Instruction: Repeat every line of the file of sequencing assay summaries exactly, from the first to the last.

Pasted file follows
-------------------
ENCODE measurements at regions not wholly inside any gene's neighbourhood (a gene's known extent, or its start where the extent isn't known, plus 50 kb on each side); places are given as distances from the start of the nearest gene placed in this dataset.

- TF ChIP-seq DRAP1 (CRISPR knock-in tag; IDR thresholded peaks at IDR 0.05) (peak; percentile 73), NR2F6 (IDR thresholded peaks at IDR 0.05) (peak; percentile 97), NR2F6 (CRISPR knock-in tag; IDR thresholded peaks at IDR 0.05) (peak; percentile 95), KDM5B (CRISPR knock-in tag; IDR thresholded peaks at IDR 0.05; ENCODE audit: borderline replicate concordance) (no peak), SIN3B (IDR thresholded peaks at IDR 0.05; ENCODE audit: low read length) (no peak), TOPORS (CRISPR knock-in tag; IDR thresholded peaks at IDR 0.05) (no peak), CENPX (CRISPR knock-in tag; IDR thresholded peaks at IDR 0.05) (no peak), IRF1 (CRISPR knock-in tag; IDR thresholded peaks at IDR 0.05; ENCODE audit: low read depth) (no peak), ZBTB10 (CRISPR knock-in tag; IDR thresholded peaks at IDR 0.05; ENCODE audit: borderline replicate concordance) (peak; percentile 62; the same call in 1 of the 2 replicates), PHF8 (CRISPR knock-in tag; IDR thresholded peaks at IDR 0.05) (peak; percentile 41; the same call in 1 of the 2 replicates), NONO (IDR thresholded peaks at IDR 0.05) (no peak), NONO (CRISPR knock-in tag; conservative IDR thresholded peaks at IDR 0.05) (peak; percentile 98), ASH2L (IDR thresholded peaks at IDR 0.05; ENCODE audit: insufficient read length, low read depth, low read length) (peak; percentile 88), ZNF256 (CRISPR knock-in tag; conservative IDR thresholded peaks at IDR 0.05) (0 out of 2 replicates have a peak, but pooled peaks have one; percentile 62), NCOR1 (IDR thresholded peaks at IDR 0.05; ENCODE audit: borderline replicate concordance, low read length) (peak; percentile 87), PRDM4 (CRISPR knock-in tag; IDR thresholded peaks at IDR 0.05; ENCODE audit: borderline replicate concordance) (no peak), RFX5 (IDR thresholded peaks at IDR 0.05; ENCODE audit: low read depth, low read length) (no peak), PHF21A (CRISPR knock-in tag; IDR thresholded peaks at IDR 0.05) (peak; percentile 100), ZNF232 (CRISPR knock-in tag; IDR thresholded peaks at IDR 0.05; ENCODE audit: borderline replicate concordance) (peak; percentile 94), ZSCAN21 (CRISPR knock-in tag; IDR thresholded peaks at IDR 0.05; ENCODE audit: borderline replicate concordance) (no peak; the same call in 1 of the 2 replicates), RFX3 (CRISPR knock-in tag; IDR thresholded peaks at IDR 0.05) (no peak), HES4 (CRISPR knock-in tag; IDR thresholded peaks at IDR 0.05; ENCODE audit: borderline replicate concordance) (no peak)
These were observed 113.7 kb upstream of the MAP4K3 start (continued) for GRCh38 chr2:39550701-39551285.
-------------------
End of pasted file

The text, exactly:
ENCODE measurements at regions not wholly inside any gene's neighbourhood (a gene's known extent, or its start where the extent isn't known, plus 50 kb on each side); places are given as distances from the start of the nearest gene placed in this dataset.

- TF ChIP-seq DRAP1 (CRISPR knock-in tag; IDR thresholded peaks at IDR 0.05) (peak; percentile 73), NR2F6 (IDR thresholded peaks at IDR 0.05) (peak; percentile 97), NR2F6 (CRISPR knock-in tag; IDR thresholded peaks at IDR 0.05) (peak; percentile 95), KDM5B (CRISPR knock-in tag; IDR thresholded peaks at IDR 0.05; ENCODE audit: borderline replicate concordance) (no peak), SIN3B (IDR thresholded peaks at IDR 0.05; ENCODE audit: low read length) (no peak), TOPORS (CRISPR knock-in tag; IDR thresholded peaks at IDR 0.05) (no peak), CENPX (CRISPR knock-in tag; IDR thresholded peaks at IDR 0.05) (no peak), IRF1 (CRISPR knock-in tag; IDR thresholded peaks at IDR 0.05; ENCODE audit: low read depth) (no peak), ZBTB10 (CRISPR knock-in tag; IDR thresholded peaks at IDR 0.05; ENCODE audit: borderline replicate concordance) (peak; percentile 62; the same call in 1 of the 2 replicates), PHF8 (CRISPR knock-in tag; IDR thresholded peaks at IDR 0.05) (peak; percentile 41; the same call in 1 of the 2 replicates), NONO (IDR thresholded peaks at IDR 0.05) (no peak), NONO (CRISPR knock-in tag; conservative IDR thresholded peaks at IDR 0.05) (peak; percentile 98), ASH2L (IDR thresholded peaks at IDR 0.05; ENCODE audit: insufficient read length, low read depth, low read length) (peak; percentile 88), ZNF256 (CRISPR knock-in tag; conservative IDR thresholded peaks at IDR 0.05) (0 out of 2 replicates have a peak, but pooled peaks have one; percentile 62), NCOR1 (IDR thresholded peaks at IDR 0.05; ENCODE audit: borderline replicate concordance, low read length) (peak; percentile 87), PRDM4 (CRISPR knock-in tag; IDR thresholded peaks at IDR 0.05; ENCODE audit: borderline replicate concordance) (no peak), RFX5 (IDR thresholded peaks at IDR 0.05; ENCODE audit: low read depth, low read length) (no peak), PHF21A (CRISPR knock-in tag; IDR thresholded peaks at IDR 0.05) (peak; percentile 100), ZNF232 (CRISPR knock-in tag; IDR thresholded peaks at IDR 0.05; ENCODE audit: borderline replicate concordance) (peak; percentile 94), ZSCAN21 (CRISPR knock-in tag; IDR thresholded peaks at IDR 0.05; ENCODE audit: borderline replicate concordance) (no peak; the same call in 1 of the 2 replicates), RFX3 (CRISPR knock-in tag; IDR thresholded peaks at IDR 0.05) (no peak), HES4 (CRISPR knock-in tag; IDR thresholded peaks at IDR 0.05; ENCODE audit: borderline replicate concordance) (no peak)
These were observed 113.7 kb upstream of the MAP4K3 start (continued) for GRCh38 chr2:39550701-39551285.